Now that Coronavirus has been around for a while the affect to your business is most likely apparent. Events have been postponed or just plain cancelled. The outbreak of the COVID-19 pandemic has resulted in shutdowns worldwide.
The CDC continues to issue guidelines and provide updates with regard to are contract issues that may need to be addressed now. One that comes to mind right away is a wedding venue contract. This issue is already being dealt with by brides and grooms to be across the country. They are realizing that it is not so easy to get a refund.
What can you do if you find yourself in a contract that can’t be performed due to the pandemic? For example what you had a conference planned and the venue is now restricted due the lock down Orders? Indoor dining at the time of writing the legal article was prohibited.
Governor Phil Murphy today signed Executive Order No. 158, temporarily pausing the resumption of indoor dining, which had been scheduled to resume later this week. The Order also prohibits the consumption of food or beverages and smoking in the indoor premises of any retail, recreational, or entertainment business, including casinos, where masks are strictly required.
“Unfortunately, the spike in cases in numerous other states, compounded by instances of non-compliance in New Jersey, require us to hit pause on the restart of indoor dining indefinitely,” said Governor Murphy. “I recognize that there are many establishments whose owners, managers, and customers have been responsible, but we cannot move forward unless there is complete compliance. Throughout every step of our restart, we have been clear that we would not hesitate to hit pause to safeguard public health, and this is one of those times.”
What if one of your vendors can’t deliver on a contract due to restrictions included in a lock down order. What to do your company is holding a conference in a the near future can you get out of that hotel contract?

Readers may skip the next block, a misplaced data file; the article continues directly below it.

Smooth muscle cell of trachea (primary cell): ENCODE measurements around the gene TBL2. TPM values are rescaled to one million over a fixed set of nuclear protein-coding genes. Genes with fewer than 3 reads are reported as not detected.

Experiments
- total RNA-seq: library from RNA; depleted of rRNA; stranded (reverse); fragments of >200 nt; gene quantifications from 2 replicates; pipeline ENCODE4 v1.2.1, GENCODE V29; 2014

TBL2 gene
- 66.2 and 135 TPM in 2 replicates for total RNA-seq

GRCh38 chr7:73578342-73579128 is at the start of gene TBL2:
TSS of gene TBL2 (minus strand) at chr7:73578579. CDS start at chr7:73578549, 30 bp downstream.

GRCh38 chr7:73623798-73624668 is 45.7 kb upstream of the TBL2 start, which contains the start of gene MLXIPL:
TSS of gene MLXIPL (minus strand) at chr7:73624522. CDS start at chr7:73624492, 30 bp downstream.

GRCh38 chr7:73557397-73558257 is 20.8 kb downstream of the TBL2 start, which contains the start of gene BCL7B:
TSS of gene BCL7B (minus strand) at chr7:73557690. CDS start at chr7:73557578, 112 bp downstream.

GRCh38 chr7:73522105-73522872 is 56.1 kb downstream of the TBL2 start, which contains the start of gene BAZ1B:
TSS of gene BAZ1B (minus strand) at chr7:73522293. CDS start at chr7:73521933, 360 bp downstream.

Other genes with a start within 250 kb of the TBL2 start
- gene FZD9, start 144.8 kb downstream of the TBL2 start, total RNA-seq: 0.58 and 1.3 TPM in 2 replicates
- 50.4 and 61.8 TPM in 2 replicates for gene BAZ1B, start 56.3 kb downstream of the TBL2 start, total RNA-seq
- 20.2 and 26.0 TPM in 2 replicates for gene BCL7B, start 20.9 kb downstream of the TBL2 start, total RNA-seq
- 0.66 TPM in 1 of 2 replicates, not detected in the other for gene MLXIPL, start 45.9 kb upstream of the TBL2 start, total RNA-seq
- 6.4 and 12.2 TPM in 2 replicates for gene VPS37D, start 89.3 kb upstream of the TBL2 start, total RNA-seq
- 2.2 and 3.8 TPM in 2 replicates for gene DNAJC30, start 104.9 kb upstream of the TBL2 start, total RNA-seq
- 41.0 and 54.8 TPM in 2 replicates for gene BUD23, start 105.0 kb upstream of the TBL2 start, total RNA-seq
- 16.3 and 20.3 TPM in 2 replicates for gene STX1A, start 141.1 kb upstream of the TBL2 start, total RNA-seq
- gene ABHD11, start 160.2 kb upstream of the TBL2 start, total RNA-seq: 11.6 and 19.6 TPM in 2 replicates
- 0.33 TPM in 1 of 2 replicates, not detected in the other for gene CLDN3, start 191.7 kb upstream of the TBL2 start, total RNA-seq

The answers to your question/s likely will be found within the contract/s you signed. Many contracts contain clauses which are not often needed to rely upon but are in the contract due to times in history which people realized very unforeseen circumstances do arise. These clauses are commonly referred to as “Act of God” or “Force Majeure” clauses. A “Force Majeure” clause may read something like this:
The performance of this Agreement by either party is subject to acts of God, war terrorism, government
regulation, disaster, fire, strikes, civil disorder, curtailment of transportation facilities, or other similar
cause beyond the control of the parties preventing or unreasonably delaying at least 25% of
meeting/convention attendees and guests from appearing at Company’s meeting/convention or
otherwise making it inadvisable, illegal, impossible or commercially impractical to hold the
meeting/convention or provide the facility. This Agreement may be terminated, and/or specific
nonperformance of underperformance may be excused, without penalty or payment, for any one or
more of such reasons by written notice from one party to the other. If for any reason beyond the control
of the Company the facility shall not be available, or shall not be in acceptable condition, this
Agreement may be terminated without penalty by written notice from Company to Hotel.
There are other many other differently worded versions of this clause in circulation. You contract not have this clause whatsoever. Don’t lose hope if that is the case! There is always an argument to be made on your behalf with some good lawyering.
A lot of American businesses are experiencing supply disruptions from factories in China, in early as February 11, 2020, over 100 Chinese companies already sought certification from the Chinese government under Chinese law that the epidemic qualified as a Force Majeure event. These same clauses will be used by companies here in the U.S. once suppliers and customers experience the same disruptions.
As a business owner now is the time to audit contracts for a proper Force Majeure or Act of God clause? Questions to ask are does your contract cover you in the case of government action or pandemics? Do you foresee a disruption to your business as result of a government “stay at home” order, and does your contract have a notification requirement?
How about on the consumer side of a contract? Have you booked a block of rooms at a resort hotel for your wedding party? Guests are now spooked with health concerns due to the virus and no longer can or will travel? Can you get your deposit back?
If you have questions about your contracts and how to deal with them in light of the pandemic, the attorneys at Riviere Advocacy Group can advise you. Contact us for a consultation with an experienced attorney.